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‘Lights, camera, discussion? The role of televised debates in modern elections’, Centre for Public Impact, 26 April 2017

Theresa May, it would appear, has poured water on the idea of televised leader’s debates during the ‘snap’ UK general election she’s just called.  Depending on your point of view, this means either that she is ‘running scared of the voters’ or is focusing on ‘getting on with the job’ and ‘meeting voters all around the country on the campaign trail’.

But, in an era in which so many citizens are supposedly feeling disconnected from the so-called ‘political class’, is she passing up a valuable opportunity to engage people in a process which, after all, is supposed to be at the very heart of a democracy – the chance to choose who governs us over the next few years?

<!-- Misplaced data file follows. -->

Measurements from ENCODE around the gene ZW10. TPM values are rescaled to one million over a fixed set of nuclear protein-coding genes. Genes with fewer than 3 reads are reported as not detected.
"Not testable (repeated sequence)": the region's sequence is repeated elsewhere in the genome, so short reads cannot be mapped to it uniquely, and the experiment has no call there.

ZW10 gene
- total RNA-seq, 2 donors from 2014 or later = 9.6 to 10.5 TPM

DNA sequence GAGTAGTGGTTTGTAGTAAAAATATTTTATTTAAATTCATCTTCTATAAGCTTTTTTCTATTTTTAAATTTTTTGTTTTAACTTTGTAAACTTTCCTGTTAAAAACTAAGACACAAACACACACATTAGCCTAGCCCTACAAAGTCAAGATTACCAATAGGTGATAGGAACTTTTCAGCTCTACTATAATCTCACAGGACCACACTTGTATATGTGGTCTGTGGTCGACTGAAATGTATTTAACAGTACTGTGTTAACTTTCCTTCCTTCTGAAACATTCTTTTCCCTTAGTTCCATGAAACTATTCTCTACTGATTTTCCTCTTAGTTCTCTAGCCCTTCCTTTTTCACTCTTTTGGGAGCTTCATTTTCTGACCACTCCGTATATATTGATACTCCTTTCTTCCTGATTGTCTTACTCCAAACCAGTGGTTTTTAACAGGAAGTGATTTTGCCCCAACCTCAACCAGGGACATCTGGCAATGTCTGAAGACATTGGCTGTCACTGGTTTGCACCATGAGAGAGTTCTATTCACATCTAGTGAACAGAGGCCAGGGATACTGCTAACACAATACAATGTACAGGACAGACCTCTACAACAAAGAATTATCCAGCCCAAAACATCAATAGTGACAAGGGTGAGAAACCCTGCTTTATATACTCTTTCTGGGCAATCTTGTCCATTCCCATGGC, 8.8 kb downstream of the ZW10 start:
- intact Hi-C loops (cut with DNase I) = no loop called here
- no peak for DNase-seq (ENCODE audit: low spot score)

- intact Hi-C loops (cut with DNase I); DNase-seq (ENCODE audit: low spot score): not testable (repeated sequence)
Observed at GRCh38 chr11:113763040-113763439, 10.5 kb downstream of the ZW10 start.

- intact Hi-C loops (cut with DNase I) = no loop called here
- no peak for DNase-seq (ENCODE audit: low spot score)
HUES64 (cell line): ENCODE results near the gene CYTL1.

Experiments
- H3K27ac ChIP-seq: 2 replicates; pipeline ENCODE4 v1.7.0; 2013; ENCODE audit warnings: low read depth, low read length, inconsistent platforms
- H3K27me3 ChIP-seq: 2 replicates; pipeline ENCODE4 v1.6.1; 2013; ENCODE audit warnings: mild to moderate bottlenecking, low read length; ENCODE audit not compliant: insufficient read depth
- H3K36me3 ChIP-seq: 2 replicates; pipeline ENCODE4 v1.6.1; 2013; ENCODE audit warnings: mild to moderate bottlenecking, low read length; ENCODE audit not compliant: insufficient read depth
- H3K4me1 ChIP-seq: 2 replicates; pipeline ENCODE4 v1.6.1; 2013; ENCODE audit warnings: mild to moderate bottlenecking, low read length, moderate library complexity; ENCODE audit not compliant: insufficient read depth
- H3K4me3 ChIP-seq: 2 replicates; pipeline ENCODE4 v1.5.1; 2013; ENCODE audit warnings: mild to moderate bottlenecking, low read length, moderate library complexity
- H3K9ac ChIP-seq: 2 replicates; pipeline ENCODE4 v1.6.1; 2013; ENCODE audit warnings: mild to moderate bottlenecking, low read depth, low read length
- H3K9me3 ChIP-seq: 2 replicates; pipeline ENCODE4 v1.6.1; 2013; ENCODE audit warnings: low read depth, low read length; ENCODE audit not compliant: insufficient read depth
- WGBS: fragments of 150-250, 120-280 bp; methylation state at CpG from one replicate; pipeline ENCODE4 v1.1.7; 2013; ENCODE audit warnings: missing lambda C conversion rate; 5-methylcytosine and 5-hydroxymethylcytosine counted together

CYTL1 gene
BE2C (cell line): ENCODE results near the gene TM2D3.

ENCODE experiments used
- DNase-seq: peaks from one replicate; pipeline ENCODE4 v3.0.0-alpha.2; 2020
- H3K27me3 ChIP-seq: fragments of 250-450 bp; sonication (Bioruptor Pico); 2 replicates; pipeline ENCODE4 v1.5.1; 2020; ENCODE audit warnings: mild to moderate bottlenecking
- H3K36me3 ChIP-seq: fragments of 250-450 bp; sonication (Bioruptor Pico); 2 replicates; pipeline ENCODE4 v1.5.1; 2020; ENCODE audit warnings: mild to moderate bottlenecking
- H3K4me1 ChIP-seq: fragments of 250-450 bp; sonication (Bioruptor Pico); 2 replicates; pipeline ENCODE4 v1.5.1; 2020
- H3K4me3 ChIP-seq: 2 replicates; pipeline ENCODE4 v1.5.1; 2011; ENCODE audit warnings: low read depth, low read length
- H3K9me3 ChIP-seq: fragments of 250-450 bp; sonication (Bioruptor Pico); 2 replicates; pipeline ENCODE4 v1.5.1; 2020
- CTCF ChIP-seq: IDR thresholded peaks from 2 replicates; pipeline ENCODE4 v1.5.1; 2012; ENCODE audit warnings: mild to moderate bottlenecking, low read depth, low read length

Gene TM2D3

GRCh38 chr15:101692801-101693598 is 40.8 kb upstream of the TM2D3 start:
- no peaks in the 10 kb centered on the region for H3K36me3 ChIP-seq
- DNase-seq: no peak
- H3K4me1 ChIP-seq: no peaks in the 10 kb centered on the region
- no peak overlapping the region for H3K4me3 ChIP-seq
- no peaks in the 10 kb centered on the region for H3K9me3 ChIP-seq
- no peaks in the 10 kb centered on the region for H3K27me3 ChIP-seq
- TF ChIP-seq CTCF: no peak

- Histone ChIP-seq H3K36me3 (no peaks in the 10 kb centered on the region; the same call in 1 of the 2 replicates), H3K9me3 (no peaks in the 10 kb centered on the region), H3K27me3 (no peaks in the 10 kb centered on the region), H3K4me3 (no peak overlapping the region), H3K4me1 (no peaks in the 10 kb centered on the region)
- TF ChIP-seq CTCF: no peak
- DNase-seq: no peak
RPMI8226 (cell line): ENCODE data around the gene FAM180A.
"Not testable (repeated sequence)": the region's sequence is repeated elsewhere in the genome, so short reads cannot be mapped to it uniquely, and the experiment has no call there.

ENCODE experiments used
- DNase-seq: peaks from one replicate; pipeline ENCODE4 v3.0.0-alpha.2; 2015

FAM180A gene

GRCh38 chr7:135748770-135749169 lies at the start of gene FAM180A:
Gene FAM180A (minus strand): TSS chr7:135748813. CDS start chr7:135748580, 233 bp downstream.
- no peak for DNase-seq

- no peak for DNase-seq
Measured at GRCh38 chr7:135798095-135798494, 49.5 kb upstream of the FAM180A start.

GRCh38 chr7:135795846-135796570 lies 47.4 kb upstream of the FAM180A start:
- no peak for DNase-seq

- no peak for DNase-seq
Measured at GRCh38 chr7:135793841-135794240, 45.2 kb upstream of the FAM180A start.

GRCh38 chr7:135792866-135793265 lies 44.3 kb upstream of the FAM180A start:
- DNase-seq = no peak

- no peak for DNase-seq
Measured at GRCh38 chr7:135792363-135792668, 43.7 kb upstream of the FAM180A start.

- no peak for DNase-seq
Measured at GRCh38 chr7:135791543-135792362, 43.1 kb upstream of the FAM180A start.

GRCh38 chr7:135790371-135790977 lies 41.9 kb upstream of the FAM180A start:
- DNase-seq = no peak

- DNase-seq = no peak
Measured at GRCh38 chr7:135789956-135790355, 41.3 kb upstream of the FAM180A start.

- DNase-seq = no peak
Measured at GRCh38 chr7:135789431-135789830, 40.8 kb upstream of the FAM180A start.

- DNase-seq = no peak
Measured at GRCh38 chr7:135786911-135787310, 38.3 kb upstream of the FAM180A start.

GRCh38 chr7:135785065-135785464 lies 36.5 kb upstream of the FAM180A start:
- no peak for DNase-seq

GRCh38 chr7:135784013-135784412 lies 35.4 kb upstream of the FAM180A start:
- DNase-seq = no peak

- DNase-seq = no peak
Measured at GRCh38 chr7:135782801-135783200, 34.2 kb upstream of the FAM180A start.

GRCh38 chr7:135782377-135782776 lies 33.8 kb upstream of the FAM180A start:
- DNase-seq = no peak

Some would say no, not least because such debates have considerable downsides.  For one thing, the media’s obsession with them crowds out so much else. For another, they skew the conversation away from parties and their platforms and towards a handful of men and women who have been chosen (often by a highly unrepresentative bunch of people, be they grassroots members or their colleagues) to lead them.

Taking firmer root?

In the UK, we live in a parliamentary democracy, not a presidential system. Elections in democracies like ours are not supposed to be gladiatorial contests between individuals.  Yet more and more (though by no means all) of those democracies now seem to be going in for televised candidate debates.

For my sins, I write a comparative introduction to European politics that covers the whole continent but contains tables and figures which often focus on eleven of its countries (and before you ask, yes, the UK is – and always will be – one of them!).  The new edition is just about to come out and, among other things, asks how many of those eleven effectively always stage such debates during elections.